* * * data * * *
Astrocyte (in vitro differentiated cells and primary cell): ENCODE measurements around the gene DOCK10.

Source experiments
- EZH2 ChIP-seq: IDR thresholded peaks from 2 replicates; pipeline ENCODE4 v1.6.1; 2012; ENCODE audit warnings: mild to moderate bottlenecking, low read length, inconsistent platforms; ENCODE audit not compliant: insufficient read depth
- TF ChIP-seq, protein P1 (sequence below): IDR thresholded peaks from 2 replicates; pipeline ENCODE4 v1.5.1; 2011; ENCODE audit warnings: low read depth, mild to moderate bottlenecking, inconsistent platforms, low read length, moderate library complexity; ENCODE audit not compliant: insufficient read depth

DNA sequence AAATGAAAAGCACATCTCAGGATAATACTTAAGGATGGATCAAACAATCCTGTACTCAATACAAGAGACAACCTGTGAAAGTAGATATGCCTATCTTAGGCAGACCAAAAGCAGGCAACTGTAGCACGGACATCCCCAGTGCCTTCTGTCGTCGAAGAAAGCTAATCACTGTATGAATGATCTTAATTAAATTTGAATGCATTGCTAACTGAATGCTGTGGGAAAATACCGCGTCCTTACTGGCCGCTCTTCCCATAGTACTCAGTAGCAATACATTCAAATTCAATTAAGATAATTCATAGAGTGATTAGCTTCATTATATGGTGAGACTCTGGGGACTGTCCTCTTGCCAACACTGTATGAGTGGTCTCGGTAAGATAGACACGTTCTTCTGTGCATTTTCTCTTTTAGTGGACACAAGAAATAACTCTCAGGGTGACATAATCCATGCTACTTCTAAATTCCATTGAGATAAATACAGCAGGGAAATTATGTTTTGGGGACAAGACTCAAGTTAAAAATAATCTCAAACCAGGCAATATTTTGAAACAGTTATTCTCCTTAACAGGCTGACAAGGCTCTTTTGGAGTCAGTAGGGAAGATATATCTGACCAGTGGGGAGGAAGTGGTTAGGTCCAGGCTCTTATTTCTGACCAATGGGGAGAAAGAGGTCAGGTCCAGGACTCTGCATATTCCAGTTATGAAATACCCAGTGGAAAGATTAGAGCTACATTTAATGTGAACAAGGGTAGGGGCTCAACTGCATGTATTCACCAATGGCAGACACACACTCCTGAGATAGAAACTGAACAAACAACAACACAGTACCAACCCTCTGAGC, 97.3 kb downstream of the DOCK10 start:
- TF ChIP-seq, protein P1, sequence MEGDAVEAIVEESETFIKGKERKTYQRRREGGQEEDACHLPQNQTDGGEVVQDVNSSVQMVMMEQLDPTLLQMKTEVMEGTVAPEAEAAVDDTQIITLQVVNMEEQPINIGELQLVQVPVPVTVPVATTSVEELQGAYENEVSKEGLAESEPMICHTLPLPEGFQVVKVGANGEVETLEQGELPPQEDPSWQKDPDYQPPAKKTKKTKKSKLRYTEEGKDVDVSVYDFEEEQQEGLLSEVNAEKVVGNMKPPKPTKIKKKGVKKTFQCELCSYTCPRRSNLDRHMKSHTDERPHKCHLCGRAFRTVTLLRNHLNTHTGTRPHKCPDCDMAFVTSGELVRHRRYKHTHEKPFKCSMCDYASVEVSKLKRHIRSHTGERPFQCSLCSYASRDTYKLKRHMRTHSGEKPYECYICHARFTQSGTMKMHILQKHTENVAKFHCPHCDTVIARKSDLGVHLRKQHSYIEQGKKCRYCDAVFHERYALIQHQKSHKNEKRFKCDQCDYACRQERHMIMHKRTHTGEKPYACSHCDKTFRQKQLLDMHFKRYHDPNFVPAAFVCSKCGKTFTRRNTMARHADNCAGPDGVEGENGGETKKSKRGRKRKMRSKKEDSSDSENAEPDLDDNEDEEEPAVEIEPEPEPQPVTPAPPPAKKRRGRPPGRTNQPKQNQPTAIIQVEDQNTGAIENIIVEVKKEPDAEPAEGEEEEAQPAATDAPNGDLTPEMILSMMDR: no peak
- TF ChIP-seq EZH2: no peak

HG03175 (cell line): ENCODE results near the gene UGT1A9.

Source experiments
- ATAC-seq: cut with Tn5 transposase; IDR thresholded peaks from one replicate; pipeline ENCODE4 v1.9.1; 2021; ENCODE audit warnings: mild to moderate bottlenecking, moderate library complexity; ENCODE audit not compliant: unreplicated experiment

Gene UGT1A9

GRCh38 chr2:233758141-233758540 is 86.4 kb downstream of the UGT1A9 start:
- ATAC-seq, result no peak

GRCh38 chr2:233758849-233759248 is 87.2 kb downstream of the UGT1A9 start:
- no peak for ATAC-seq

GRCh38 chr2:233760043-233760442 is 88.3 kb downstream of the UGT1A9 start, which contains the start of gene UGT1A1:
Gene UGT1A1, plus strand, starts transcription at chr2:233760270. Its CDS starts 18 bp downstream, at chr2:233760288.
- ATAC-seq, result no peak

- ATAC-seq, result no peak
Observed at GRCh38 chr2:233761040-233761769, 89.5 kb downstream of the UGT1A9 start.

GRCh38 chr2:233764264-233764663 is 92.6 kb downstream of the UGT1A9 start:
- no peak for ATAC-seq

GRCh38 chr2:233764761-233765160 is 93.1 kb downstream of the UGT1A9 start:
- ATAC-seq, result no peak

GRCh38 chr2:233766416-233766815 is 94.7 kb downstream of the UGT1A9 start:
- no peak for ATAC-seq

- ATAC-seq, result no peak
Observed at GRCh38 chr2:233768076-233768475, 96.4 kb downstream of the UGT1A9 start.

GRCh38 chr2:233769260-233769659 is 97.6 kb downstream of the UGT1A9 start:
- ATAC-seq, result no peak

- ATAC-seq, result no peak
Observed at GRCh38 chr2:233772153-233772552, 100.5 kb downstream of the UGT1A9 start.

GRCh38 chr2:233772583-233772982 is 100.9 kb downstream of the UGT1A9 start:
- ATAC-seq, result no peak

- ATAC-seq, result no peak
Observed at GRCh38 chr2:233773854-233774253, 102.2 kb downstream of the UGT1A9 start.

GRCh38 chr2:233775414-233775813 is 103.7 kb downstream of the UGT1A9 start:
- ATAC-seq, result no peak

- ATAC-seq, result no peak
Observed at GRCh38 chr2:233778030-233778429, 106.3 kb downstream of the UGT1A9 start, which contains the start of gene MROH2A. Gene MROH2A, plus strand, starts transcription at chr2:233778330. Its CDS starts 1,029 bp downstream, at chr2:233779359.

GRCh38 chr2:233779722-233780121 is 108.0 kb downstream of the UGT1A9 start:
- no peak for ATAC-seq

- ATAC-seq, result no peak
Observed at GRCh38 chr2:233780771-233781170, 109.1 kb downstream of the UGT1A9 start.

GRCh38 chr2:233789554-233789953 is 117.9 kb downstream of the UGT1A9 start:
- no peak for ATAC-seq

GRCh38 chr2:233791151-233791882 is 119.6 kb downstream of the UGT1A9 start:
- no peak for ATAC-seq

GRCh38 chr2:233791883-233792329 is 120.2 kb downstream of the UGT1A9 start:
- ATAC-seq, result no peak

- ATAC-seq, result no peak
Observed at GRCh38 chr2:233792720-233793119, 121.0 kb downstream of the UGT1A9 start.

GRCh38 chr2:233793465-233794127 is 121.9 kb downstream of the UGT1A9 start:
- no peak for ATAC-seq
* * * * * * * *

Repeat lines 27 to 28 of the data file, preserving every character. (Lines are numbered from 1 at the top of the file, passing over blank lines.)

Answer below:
- ATAC-seq, result no peak
Observed at GRCh38 chr2:233768076-233768475, 96.4 kb downstream of the UGT1A9 start.